There are plenty of blogs on how to make the most of social media, so why am I writing one more? Firstly, a lot of top tips for social media content are focused on businesses. Of course, these ideas and methods can be adapted to charities, but I think it is also helpful to have content that is specifically tailored to not-for-profits (such as the many brilliant contributions to the CharityComms blog and the great articles from Charity Digital). Secondly, I think it’s important to recognise that many charities are working with a very limited comms resource and that some will be a team of only one. I’ve worked with lots of small teams over the last 15 years and we’ve managed to achieve great things on small budgets. So here are my 24 social media tips for small charities.
1. Be realistic
One of the biggest issues I come across as a comms consultant is people underestimating how much time it takes to manage, plan, create and post content on social media. What’s more, trying to do too much can put you off doing anything at all as you can start to feel like you’re constantly failing. Work out how much time you have realistically to work on social media each week and work back from there. Consistently doing one or two quality posts each week is better than trying to do one a day, getting behind and eventually abandoning it all together! As a rough guide, this is how much time I allow for various tasks:
- Copy for Instagram post – half an hour
- Image creation for Instagram post – half an hour to an hour depending on what you’re creating
- Copy for a Tweet – 15 minutes
- Scheduling a post – 5-10 minutes
2. Create a simple plan
I often come across people who are put off social media as they don’t have time to create a strategy. I’m a strong believer that you always need a plan, but if you don’t have the time, resource, money or skills to produce an all singing all dancing social media strategy then a simple plan will do. I would start with three aims, SMART objectives and audience segments, alongside a simple ‘test and learn’ framework, a content calendar and some hashtag research.
3. Deal with the negatives
It’s happened to all of us – we log on to do our daily checks and someone has left a negative comment. What do you do? Who do you call? Who needs to be involved in making a decision? When you work in a small team, creating a process or policy to manage negative/rude/ridiculous comments can seem too time consuming. But creating a simple flowchart that will help you quickly ascertain a course of action is key to saving time in the long run. Think about who to involve (it might just be you), what the scenarios might be and what course of action will be taken for each.
4. Take inspiration from others
Keep a swipe file* for social media so when you’re lacking creativity or have a big campaign coming up you can look back at some of the content that has stood out for you and take inspiration from it.
* A swipe file is a digital or physical folder where you keep all the fantastic ideas you’ve encountered over the years. Think of it like a professional scrapbook designed to inspire your future comms plan.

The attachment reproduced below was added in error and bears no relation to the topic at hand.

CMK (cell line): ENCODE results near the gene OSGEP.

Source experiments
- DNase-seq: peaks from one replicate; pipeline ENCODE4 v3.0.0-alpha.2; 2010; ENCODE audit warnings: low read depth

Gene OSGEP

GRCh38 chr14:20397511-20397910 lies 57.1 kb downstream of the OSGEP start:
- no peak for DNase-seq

When you’re short on team members and short on time, it’s easy to start feeling like you’re getting left behind when it comes to staying on top of hot trends and topics. You might not be able to read every latest piece of social media research or attend every big conference, so set yourself an achievable learning goal. That might be reading one blog a month on CharityComms, listening to the latest Social Media Lab podcast while having your morning coffee, or looking out for relevant chats to join from Charity Meetup or Twitter’s #CharityHour.
6. Keep track of ideas
One of the frustrations I hear from clients is not having the time to try out new ideas or trends because all of their time is used on planning, creating and sharing everyday content. Make sure you have somewhere to park your ideas – I find Asana helpful for this, but others swear by Trello, or why not use good old fashioned post it notes! Then, when you come to plan your next month of content, take a look back at your ideas board and see if there is anything you can test. Doing this little and often can provide some insight and feed into future social media plans.
7. Keep it simple
Cut yourself some slack. Whether you’re the only comms person in your organisation or you’re the CEO trying to do social media on the side, you won’t be able to achieve as much as a charity with an all singing all dancing comms and marketing team! Keep it simple and consistent while you’re building the habit, then throw in and test a new idea every now and again once you’ve got the basics down.
8. Get social
Mingling with your community is critical to growing your followers, increasing engagement with your posts and, ultimately, encouraging people to support your cause. It’s easy to get sucked into mindless scrolling, so set aside 15 minutes each day to like, comment and reshare posts from your community and the hashtags you follow.
9. Lead by example
Like and share your own content, and ask friends and family to do the same.